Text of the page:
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384 pages, Hardcover
First published August 5, 2014
Right before my eyes, my beautiful islands are changing forever. And so am I ...Hawaii. To most people, it's a vacation spot. But to 16-year-old Leilani, a passionate surfer and epileptic, it's home. When Leilani and her father travel to the island of Oahu, they're not prepared for what happens next. Suddenly, Hawaii is cut off from all technology and electricity; and people are forced to resort to traditional methods of survival. As the two of them embark on a dangerous cross-country journey to get back to their homeland, Leilani realizes the power to stop this crisis may just be inside her.
When the supercontinent of Gondwanaland was just breaking apart, the turtles would simply swim across a narrow strait, lay their eggs, and head back home. Over the next hundred-or-so million years, the continents drifted apart, about an inch a year. The turtles went about their business, doing what they used to, what their parents used to do, each generation unaware of the imperceptible change. Now they cross oceans. And they'll be here still, following their ancient paths, inch by new inch, long after we're gone.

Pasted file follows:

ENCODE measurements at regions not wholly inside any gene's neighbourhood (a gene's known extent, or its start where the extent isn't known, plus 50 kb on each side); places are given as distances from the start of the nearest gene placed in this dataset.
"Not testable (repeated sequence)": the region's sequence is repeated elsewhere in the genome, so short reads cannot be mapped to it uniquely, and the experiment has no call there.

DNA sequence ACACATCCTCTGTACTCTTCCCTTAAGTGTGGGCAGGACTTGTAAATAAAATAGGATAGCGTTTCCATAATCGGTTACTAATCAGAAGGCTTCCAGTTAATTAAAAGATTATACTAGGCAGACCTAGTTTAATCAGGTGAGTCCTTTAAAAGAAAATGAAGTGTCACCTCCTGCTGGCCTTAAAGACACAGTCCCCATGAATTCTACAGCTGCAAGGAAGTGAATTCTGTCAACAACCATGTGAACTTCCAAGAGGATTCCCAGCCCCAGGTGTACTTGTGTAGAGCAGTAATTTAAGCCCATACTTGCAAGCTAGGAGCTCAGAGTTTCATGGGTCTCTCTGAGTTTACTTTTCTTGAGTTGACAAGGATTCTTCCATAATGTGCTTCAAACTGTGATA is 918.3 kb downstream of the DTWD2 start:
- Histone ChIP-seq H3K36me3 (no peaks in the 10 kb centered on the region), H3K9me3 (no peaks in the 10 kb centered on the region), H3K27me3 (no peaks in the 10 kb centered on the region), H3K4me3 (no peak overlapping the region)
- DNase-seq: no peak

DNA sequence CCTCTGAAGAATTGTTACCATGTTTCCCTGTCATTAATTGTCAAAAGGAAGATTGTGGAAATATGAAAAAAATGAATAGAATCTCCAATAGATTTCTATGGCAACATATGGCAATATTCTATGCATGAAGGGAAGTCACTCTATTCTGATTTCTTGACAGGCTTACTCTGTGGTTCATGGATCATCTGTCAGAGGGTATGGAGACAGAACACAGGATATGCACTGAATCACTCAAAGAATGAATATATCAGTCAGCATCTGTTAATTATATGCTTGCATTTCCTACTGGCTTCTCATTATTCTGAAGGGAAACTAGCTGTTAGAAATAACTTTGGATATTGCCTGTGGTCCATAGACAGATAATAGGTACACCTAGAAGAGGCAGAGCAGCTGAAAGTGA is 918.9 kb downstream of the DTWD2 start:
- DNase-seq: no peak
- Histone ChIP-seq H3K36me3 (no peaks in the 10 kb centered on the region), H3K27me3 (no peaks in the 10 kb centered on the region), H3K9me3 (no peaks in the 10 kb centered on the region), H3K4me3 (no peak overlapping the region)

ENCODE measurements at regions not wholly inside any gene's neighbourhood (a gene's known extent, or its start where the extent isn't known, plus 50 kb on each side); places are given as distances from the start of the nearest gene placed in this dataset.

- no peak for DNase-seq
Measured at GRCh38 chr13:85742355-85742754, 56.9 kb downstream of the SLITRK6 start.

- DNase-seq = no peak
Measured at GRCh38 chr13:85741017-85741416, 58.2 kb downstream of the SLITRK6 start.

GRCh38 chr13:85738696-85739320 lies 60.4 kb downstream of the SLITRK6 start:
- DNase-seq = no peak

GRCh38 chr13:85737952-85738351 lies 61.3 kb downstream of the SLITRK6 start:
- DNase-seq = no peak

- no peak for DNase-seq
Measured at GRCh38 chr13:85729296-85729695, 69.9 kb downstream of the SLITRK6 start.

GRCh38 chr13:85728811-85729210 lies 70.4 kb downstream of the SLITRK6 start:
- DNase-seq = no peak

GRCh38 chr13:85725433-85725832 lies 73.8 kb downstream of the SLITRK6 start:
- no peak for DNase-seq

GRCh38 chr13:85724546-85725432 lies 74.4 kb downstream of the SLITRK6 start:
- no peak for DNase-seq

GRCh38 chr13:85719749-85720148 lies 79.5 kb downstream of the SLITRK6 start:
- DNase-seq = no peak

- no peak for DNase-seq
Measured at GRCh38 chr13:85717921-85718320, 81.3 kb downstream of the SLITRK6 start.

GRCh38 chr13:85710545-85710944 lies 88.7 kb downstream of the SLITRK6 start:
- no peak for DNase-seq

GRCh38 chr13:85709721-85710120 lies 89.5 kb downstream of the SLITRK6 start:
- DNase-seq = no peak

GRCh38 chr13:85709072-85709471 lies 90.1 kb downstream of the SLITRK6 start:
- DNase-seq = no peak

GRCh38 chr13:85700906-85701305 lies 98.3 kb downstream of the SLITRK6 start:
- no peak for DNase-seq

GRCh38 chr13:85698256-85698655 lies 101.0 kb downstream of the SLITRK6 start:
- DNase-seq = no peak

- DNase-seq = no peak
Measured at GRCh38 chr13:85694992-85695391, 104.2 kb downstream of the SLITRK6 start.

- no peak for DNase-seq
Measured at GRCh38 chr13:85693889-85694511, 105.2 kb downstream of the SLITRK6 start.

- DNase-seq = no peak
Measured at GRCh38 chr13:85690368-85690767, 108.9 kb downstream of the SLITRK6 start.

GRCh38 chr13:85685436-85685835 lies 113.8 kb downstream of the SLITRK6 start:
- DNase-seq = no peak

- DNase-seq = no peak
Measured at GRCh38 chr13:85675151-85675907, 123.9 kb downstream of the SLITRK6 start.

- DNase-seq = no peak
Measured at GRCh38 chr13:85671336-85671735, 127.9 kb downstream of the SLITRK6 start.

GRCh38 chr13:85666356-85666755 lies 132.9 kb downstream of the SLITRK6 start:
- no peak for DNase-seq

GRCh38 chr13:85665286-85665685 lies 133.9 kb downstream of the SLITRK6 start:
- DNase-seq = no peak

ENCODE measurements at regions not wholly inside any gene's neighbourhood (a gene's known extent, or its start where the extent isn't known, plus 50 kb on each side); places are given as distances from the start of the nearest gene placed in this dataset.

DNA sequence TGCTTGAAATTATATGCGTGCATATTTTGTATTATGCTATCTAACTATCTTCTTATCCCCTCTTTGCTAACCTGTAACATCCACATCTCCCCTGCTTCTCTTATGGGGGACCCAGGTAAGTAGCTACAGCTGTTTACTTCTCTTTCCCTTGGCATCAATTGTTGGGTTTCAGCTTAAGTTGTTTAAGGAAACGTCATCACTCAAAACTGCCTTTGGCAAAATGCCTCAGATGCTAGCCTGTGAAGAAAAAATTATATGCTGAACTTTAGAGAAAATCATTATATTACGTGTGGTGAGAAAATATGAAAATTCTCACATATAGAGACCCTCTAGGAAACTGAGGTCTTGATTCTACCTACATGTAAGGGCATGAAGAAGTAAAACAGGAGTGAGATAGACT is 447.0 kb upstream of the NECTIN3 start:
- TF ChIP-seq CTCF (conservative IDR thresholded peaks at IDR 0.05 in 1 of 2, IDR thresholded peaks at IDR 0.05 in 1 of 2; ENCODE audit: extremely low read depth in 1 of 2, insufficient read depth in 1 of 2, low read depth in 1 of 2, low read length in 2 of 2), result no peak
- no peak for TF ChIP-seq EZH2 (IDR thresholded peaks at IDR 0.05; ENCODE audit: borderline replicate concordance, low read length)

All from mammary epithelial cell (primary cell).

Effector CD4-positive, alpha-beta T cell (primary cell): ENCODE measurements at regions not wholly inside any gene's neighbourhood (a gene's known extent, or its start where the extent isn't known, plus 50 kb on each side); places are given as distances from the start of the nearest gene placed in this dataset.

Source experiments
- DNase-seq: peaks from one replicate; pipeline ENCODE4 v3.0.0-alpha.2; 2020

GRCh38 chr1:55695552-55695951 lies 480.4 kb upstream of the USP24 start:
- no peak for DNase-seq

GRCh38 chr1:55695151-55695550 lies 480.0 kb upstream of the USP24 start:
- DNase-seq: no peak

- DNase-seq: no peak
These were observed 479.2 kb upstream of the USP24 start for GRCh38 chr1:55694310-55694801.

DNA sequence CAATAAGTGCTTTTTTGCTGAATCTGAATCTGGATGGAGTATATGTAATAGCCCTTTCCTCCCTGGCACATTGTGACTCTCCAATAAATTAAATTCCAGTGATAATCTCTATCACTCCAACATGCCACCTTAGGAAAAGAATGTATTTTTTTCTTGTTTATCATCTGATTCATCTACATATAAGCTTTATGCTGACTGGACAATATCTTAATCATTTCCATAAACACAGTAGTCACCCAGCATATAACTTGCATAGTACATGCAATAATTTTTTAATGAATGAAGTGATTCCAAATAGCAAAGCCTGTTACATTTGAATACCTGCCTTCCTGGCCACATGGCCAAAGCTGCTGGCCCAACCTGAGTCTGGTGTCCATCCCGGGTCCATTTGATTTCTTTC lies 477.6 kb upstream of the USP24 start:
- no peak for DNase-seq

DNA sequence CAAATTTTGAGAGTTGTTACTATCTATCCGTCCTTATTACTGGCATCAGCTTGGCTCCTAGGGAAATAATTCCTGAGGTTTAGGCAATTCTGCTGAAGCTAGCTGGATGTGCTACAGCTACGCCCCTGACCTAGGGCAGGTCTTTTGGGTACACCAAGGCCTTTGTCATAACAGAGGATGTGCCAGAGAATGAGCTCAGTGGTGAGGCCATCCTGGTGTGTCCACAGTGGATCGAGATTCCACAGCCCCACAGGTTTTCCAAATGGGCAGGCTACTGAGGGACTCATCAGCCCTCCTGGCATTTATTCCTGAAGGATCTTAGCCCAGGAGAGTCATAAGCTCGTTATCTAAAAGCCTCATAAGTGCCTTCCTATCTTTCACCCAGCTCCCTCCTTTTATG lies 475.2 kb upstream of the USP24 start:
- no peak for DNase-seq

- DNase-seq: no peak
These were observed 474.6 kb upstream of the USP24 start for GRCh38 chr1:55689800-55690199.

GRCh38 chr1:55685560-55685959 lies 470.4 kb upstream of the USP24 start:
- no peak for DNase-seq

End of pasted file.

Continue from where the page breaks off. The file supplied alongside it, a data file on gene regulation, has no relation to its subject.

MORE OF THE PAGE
There was a widower in Hilo who lost his wedding ring in the Wailuku River. He returned to the pool where it had slipped off his finger every afternoon for ten years, driving, swimming, sifting, endlessly turning over stones. He breathed his last one fall afternoon, suffering from pneumonia, and was buried next to his wife without the ring. I couldn't understand his compulsion then. Now I do. There are some things you never give up on, no matter the odds.
"Everybody knows what happens at the end of the world in New York and LA, but what would a global disaster mean for Islanders? 95% of Hawaii’s food is imported every day. The islands are home to 1.5 million people. If things got tough there, where would all those people go? There are no mountain ranges or Great Plains to escape to. Everyone is stuck. Hungry. No way to escape."
"Long black hair. Oval face with high cheeks. My eyes are hazel, my complexion is... too light. I'm almost as white as Dad."